8.7 Add Debugging for Detail

In rule-testing mode the -d command (Section 16.1) can be used to turn debugging output on and off. Prior to V8.7 sendmail, the -d could be specified only on the command line. Beginning with V8.7 sendmail, the -d can also be specified in rule-testing mode. We illustrate the latter technique here.

Debugging output can reveal in great detail how individual rules are being handled. A debugging category and level of 21.12 (-d21.1), for example, causes sendmail to print the LHS of each rule as it is tried. To illustrate, consider the following (highly simplified) configuration-file rule set:

R @                  $#local $:$n                 handle <> form
R $* < @ $+ > $*     $#$M $@$R $:$1<@$2>$3        user@some.where
R $+                 $#local $:$1                 local names

Normal output that is produced when a rule set name and an address are entered at the > prompt looks like this:

> Test george
Test               input: george
Test             returns: $# local $: george

But if we turn on debugging using the -d rule-testing command:

> -d21.12

the output that is produced when the same rule set number and address are entered is more verbose than it was before:

>  Test george
Test               input: george
-----trying rule: @
----- rule fails
-----trying rule: $* < @ $+ > $*
----- rule fails
-----trying rule: $+
-----rule matches: $# local $: $1
rewritten as: $# local $: george
Test             returns: $# local $: george

Observe that the first rule in the Test rule set (the lone @) does not match george in the workspace. Therefore, that rule fails and is skipped. Then the more complicated rule ($*<@$+>$*) is tried, and it too fails. Finally, the $+ operator in the last rule matches george, and the workspace is rewritten.

Note that the extra output that is produced by -d can potentially run to many lines. To capture the output for later examination, consider running sendmail in rule-testing mode from within a script(1), emacs(1), or similar session.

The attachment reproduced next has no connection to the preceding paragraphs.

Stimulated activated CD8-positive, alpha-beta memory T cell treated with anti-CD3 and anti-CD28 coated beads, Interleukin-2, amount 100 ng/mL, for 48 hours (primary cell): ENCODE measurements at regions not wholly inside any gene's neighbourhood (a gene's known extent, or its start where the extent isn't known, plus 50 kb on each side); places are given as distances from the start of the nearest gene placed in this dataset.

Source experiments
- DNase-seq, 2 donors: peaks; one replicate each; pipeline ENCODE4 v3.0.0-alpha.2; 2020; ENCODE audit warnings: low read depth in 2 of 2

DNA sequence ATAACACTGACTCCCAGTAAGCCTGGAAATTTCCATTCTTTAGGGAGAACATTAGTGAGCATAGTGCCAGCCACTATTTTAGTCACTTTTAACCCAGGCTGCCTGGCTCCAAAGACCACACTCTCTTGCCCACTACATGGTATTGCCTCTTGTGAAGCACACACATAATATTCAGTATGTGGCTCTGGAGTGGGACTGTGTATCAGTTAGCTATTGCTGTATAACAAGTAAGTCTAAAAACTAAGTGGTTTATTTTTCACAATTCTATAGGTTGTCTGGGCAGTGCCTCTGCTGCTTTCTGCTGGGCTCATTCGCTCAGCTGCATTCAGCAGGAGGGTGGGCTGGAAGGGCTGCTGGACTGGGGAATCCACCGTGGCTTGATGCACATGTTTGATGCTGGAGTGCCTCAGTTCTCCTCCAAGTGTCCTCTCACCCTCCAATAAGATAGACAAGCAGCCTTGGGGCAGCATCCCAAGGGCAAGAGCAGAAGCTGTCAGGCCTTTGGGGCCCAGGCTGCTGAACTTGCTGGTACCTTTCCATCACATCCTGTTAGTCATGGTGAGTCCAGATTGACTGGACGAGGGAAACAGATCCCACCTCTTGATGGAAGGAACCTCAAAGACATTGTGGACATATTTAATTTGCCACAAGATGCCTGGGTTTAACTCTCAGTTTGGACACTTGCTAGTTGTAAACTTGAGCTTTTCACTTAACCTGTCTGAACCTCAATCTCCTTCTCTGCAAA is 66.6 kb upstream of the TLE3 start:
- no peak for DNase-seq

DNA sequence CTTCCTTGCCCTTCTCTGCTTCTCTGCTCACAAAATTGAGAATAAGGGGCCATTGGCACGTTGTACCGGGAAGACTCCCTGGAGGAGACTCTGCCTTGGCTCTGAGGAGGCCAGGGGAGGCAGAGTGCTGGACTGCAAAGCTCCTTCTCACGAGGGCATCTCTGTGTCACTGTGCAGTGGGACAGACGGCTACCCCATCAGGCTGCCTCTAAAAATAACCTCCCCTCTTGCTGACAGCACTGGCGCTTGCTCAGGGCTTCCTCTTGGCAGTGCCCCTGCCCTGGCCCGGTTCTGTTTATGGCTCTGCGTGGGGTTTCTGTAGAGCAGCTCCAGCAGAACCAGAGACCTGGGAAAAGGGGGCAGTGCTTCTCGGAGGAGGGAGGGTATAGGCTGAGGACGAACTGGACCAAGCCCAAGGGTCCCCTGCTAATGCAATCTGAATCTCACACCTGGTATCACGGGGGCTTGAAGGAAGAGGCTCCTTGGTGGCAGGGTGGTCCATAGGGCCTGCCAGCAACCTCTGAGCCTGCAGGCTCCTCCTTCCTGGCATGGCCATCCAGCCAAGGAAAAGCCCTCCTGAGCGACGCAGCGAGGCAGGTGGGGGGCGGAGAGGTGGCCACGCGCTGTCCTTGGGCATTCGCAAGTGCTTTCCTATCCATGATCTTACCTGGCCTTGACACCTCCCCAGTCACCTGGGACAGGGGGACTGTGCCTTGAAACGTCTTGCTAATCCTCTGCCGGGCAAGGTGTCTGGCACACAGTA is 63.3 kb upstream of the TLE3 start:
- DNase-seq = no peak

To turn off the extra debugging output, just reuse the -d rule-testing command and specify a level of zero:

> -d21.0

A -d with no category or level behaves the same as the -d command-line switch (Section 16.1). It sets a default of 0-99.1.

8.7.1 A Trick

In debugging large configuration files, the output that is produced by the -d21.15 switch can become too huge to examine conveniently. A good alternative (when modifying or adding rules) is to temporarily insert a fake subroutine call before and after individual rules to see what they do:

R$*      $:$>TEST $1   fake subroutine call
Rlhs     rhs           new rule
R$*      $:$>TEST $1   fake subroutine call

With the fake wrapper around the new rule (the name TEST is arbitrary), ordinary rule testing with -bt now shows how the address is rewritten by that rule:

3                  input: ...
TEST               input: ...
TEST             returns: ...
                              new rule acted here
TEST               input: ...
TEST             returns: ...
3                returns: ...

If you use this technique, remember, of course, to remove the fake subroutine calls before putting that configuration file into use.

    Part I: Build and Install
    Part II: Administration
    Part III: The Configuration File